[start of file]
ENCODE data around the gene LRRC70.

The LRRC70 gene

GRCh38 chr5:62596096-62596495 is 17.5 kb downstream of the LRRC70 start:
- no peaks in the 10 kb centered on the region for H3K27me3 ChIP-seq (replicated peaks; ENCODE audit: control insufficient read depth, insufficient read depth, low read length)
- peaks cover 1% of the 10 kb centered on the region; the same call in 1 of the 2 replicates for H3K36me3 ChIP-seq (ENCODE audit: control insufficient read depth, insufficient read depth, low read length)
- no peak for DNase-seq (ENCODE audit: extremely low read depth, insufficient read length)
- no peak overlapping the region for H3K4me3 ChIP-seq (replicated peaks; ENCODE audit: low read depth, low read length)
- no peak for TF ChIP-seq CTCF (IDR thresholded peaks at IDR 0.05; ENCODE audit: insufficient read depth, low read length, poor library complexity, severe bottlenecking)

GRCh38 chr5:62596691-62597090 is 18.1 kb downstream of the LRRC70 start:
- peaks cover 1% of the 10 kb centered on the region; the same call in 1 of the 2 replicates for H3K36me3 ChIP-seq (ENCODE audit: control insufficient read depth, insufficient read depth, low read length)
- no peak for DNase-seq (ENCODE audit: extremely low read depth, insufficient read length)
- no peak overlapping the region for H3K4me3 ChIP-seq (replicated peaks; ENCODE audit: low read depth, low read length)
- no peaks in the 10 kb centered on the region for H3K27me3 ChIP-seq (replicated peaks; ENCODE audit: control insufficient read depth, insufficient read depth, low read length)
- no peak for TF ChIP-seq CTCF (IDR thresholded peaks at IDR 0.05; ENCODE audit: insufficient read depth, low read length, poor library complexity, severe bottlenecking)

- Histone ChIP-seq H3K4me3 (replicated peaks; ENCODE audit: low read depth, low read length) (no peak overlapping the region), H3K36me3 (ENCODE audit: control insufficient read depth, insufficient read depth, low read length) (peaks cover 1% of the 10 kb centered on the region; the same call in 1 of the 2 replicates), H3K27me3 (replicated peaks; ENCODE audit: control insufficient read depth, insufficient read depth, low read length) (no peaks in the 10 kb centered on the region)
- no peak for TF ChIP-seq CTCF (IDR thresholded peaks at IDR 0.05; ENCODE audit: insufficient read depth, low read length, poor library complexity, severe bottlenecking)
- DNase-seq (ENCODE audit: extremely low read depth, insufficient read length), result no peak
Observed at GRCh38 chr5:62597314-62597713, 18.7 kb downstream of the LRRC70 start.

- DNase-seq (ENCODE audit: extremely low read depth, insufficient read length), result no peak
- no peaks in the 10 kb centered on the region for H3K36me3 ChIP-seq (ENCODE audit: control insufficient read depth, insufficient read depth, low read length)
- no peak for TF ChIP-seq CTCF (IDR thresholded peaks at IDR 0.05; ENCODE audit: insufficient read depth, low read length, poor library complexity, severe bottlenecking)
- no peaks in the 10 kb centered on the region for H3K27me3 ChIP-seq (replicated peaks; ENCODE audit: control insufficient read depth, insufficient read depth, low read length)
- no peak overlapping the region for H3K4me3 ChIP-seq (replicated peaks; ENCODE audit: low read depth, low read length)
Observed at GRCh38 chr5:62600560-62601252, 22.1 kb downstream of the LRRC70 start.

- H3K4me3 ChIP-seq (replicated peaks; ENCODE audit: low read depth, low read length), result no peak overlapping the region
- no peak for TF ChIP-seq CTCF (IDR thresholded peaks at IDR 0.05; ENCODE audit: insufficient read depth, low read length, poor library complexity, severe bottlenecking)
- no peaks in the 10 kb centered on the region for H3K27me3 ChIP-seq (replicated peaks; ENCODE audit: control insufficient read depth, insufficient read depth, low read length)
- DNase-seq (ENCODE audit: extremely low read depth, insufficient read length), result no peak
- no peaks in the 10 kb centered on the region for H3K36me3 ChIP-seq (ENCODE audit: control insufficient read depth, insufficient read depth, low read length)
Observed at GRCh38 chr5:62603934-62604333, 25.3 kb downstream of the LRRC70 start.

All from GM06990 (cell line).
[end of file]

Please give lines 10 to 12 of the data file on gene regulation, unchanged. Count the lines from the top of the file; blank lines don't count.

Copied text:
- peaks cover 1% of the 10 kb centered on the region; the same call in 1 of the 2 replicates for H3K36me3 ChIP-seq (ENCODE audit: control insufficient read depth, insufficient read depth, low read length)
- no peak for DNase-seq (ENCODE audit: extremely low read depth, insufficient read length)
- no peak overlapping the region for H3K4me3 ChIP-seq (replicated peaks; ENCODE audit: low read depth, low read length)